You Should Keep Your RAW Files To Yourself. Here’s Why

By Dzvonko Petrovski / August 30, 2016
keep raw files

Image by WilkiImages

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To Keep Your RAW files is something that has been discussed quite a lot the past couple of years, since it has been a trend among clients to ask for them.

Many photographers hand them over, many don’t. It boils down to personal preference.

I’m one of those people that doesn’t like handing over RAW files for several reasons, and I would advise you not to do it too. Since the more photographers hand over RAW files, the more clients will ask for them, because for them it feels like an added value.

With RAW files, generally, you have no option but to edit them. So it's a good idea to get some knowledge on post processing – or even brush up on what you already might know.
This course “Beautiful Photo Editing Made Easy”, is just that, a broken down, step by step guide to learning Lightroom.

So, why don't I think you should be giving away your RAW files?

They Aren’t The Final Product

The way I see it, when a client asks to be given the RAW files along with the edited final images, it is something like asking the leftover ingredients from the chef for that cake you ordered for your birthday.

The RAW files are just that, RAW, they need to be shaped and polished towards the final product, and there is no reason for the client, nor anybody else for that matter to see them.

There are exceptions, like National Geographic, where RAW files (but only the one for the picture in question) is asked, in order for Nat Geo to be able to verify the authenticity of the image. In other words, they ask for the RAW file so they can see if you’ve doctored the scene in Photoshop, and whether the image has been heavily post processed and manipulated.

They won’t ask for all your RAW files, however.

Photo by Dzvonko Petrovski. All rights reserved.

Photo by Dzvonko Petrovski. All rights reserved.

It Can Hurt Your Reputation

Most of the clients don’t really understand the photography process, in fact, they don’t need to, that is why they hire you. But when they see that for the 200 images they get, you’ve taken 2000, and when they see the difference between both it can hurt your value.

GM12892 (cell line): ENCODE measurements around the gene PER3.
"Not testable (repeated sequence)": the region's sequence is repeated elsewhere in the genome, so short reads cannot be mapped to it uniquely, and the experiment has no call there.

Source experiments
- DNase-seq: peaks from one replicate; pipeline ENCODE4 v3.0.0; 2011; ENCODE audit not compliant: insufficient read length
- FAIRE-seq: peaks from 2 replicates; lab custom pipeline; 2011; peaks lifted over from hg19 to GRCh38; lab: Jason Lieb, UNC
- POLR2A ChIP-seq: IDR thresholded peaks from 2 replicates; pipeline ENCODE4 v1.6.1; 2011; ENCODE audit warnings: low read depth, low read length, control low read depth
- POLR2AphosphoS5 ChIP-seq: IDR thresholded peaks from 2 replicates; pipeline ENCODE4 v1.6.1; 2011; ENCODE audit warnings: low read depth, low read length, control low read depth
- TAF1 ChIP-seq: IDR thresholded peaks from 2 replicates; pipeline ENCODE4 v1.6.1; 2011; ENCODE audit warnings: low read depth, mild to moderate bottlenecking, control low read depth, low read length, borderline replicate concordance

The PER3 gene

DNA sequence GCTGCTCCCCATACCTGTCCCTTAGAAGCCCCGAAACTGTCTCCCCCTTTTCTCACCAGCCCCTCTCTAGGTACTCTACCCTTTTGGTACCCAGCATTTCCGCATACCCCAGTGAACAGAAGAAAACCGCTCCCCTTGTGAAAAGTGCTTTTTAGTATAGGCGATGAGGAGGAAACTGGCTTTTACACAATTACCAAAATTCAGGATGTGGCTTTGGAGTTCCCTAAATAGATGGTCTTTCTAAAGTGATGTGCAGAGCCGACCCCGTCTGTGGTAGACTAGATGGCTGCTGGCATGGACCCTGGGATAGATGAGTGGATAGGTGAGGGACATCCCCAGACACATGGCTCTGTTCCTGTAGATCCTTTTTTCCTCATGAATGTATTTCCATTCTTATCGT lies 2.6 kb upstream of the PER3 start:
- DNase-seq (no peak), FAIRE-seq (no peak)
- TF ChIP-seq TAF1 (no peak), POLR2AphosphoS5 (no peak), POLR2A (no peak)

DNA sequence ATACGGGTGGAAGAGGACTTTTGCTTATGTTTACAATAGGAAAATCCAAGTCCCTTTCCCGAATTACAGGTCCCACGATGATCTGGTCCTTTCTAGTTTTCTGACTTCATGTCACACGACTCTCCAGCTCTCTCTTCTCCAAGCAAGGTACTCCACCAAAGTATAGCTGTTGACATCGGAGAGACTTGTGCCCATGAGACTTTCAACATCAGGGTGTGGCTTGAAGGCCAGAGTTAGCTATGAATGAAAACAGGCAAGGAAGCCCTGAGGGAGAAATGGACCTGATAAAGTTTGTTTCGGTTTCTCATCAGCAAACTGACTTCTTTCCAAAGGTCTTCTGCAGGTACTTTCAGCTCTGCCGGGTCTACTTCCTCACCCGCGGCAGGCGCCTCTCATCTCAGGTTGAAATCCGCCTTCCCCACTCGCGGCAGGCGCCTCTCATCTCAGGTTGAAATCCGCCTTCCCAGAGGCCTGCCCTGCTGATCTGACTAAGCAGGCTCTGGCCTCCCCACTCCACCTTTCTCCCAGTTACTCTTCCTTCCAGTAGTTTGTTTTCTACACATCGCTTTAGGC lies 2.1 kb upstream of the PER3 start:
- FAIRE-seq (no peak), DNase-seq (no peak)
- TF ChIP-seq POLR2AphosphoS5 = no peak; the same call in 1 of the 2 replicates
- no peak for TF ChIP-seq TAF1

For the majority of the clients, a photographer is a person who takes the shots, so they expect the shots to be awesome straight out of camera. And we all know that it's rarely the case they are, especially with RAW files having flat profiles and so forth.

Photo by Dzvonko Petrovski

Clients Can/Will Be Disappointed

This comes as a result from the previous point. When the comparison is made between quality versus quality and quantity versus quantity, clients will get disappointed.

  1. First of all, they will think that you're lazy not editing all the shots because (in their eyes) you could have given them all the shots edited,
  2. Secondly, they will think that you aren’t actually a good photographer and you get away with editing. Yes, editing is still taboo, and will probably remain so for quite a while.

Your Pictures Can Be Edited By Others

This is basically the second biggest issue I have with providing RAW photos. It means I’m giving them all the tools they need to infringe on my copyright and basically mess up my work. And your work too if you give everyone your RAW files.

The final product is what you are doing. RAW files aren’t that. If somebody else edits them, especially without your permission, it is a pain to get rid of – because they have your RAW files.

Not having the RAW files as your backup in case of copyright infringement basically ruins the case you have out right.

Photo by Dzvonko Petrovski.

Photo by Dzvonko Petrovski.

Quality Over Everything

At the end of the day, what separates you from the occasional smartphone snapper is the quality of the image you provide. Giving only your best work and keeping everything else out of prying eyes is good for your name and reputation. And your reputation is your business, that is what gets you clients and keeps your business going.

Doing something that can hurt your reputation, to put it bluntly, is career suicide. If you do some research, you’ll see that almost all of the most famous photographers keep everything but their best work to themselves. There is almost no exceptions to that. They are aware of the game, they know the business, and they make the most out of it, so should you.

Photo by Dzvonko Petrovski. All rights reserved.

Photo by Dzvonko Petrovski. All rights reserved.

[fancy_box id=4]FREE! If you want to really enhance your Landscape Skies, then download our free Beautify Skies Landscape Photography Cheat Sheet. There's a load of useful hints and tips for you to have whenever you need them! [content_upgrade id=265617]Download it here[/content_upgrade].[/fancy_box]

Summary

To put this simply, this is just the way I see things, and in my opinion most photographers as well. However, you should do the math yourself and decide what is best.

Keep in mind however that the decisions you make affect the industry as a whole, and if you aren’t sure about it, then you should probably consult with somebody more experienced in the field. Or at least, as always, look for opinions on the matter.

With RAW files, generally, you have no option but to edit them. So it's a good idea to get some knowledge on post processing – or even brush up on what you already might know.
This course “Beautiful Photo Editing Made Easy”, is just that, a broken down, step by step guide to learning Lightroom.

Further Resources

About the author

Dzvonko Petrovski

Photographer who loves challenging and experimental photography and is not afraid to share the knowledge about it.

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